As a kid I read a lot of stories about survival and kids building homes. My favorites were the Jack London books about wolves, Hatchet, My Side of the Mountain, The Boxcar Children Series, and the Berenstain Bears book about the clubhouse (before Berenstain Bears acquired their current conservative Christian bent.)

I dreamed of the perfect fort, in my mind a treehouse on a child-sized island, about the size of a tiny island in the middle of a certain Seattle lake. I frequently asked my dad when we walked by the island if we could canoe there some time, but as a former Forest Service employee, he had an admirable respect for any place designated a bird sanctuary.

When I discovered a few years ago that the place was no longer a wildlife refuge and that a couple of my friends had camped there, my interest was renewed. In the whirlwind of adult responsibility they didn’t find time to return there with me until last night.

My friend Jack bought an inflatable raft for 50 bucks, we loaded up on beer and firewood, and around 10 PM we set out. While no longer legally protected, the place wasn’t set up for human visitors, having no docks or even a post to tie a water vessel to. I had no idea what we would find there, and the island, as a place I’d thought about since childhood, had grown huge in my imagination. I’d heard its population consisted mainly of rats (which I mostly like) and spiders (which I cower from in a corner of my apartment while my girlfriend transports them to the garden in shot glasses.)

On the shore nearest the island, Jack told me on his last visit he had seen the ghost of a woman who died there in the 20’s. She had an affair with her dad which ended violently, the only evidence of the murder a pile of clothes neatly folded on the beach. Jack saw the silhouette of a woman approaching the beach disappear, as if she bent to retrieve something dropped in the grass and never stood up again. He spent a fair amount of time searching for the woman before concluding she was gone and setting off for the island.

He told me this on the beach as I assembled plastic oars whose sections connected like an Erector Set, and he inflated a raft we couldn’t find the cap for. We left the pump screwed into the raft, which I continuously pumped up as we paddled to our destination. If I stopped pumping, down we and our beers and hot dogs would go. The raft took on water as we paddled. I initially panicked, thinking we had worn a hole in our little ship on its scrape-y path from the shore, but Jack assured me it was from the slopping of the oars rather than the metal spikes lining the lake bottom or a ghost’s switchblade.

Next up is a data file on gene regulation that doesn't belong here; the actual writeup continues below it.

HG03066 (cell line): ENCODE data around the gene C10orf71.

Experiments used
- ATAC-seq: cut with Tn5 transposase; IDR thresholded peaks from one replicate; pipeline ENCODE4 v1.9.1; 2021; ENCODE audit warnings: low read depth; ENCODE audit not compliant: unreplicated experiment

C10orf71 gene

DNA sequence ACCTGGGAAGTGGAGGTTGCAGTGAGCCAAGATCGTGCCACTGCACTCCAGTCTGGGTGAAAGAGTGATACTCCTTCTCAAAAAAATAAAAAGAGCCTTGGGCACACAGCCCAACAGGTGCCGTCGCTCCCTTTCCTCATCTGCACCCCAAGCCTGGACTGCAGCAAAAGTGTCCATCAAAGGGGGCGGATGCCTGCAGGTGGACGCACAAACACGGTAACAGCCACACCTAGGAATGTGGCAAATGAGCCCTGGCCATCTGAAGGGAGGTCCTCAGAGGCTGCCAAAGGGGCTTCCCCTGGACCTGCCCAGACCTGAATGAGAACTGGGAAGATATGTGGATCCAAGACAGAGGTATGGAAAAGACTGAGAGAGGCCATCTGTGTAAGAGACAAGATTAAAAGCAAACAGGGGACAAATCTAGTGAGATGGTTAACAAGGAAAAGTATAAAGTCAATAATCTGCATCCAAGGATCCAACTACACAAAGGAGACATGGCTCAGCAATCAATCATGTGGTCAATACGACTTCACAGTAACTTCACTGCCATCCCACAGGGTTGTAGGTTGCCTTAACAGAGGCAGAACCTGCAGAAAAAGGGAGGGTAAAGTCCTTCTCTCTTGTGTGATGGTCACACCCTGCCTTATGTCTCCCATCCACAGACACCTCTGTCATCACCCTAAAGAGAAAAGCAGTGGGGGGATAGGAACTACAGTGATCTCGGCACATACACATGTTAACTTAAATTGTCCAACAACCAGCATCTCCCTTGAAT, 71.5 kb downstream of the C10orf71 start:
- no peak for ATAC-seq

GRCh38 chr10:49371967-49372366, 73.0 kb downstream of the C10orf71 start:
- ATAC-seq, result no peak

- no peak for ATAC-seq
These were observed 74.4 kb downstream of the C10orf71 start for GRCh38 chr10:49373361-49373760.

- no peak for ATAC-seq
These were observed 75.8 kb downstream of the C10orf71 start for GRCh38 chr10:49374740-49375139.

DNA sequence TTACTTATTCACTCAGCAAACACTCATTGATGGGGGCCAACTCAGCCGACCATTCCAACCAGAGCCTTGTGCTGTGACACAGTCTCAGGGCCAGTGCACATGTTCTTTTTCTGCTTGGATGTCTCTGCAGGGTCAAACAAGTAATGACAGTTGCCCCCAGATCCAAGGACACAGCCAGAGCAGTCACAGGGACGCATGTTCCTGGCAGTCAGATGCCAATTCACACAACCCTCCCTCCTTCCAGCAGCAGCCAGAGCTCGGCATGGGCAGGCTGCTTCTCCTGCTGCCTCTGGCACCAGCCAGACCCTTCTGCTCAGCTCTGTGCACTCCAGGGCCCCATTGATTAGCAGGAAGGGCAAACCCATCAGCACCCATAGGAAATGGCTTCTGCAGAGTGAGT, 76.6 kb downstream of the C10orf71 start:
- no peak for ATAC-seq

Our ten-minute passage concluded and we hefted our thankfully plastic-wrapped firewood and hot dogs onto the island. It was beautiful there. Part of what’s kept me from leaving Seattle during the rent hike and invasion of hideous architecture (besides miraculously finding affordable housing—FUCK YOU whoever is doing nothing to stop the housing crisis) is knowing the tiny distance I have to travel to see the moon and stars, which blazed through the trees on the island like strings of broken Christmas lights.

I was surprised to find well-worn paths, a fire pit, and several elaborate driftwood forts. Building a fire took a few minutes as the twigs and leaves we used for kindling were damp. Soon we were cooking and drinking. I heard rats and saw several giant spiders, which if anything enhanced the fun of the expedition.

This was exactly the adventure I wanted as a kid. I was sharing something I care deeply about with a person whose experience informs and enriches my own. It was the realization of the dream of companionship I’d had since childhood, plus lake water-soaked underwear and some conversations I couldn’t have conceived of that young. To be in love, to talk about it with someone who was as well—how could I explain to 8-year-old me this was what I’d needed for decades?

Before we or our rat and spider eavesdroppers knew it, it was 3 am. Jack re-inflated the raft and we headed back to civilization. We were too tired to end the evening at a diner as we had planned, but having made plans to return to the island as the lake soaked our asses on the return trip, it didn’t matter.

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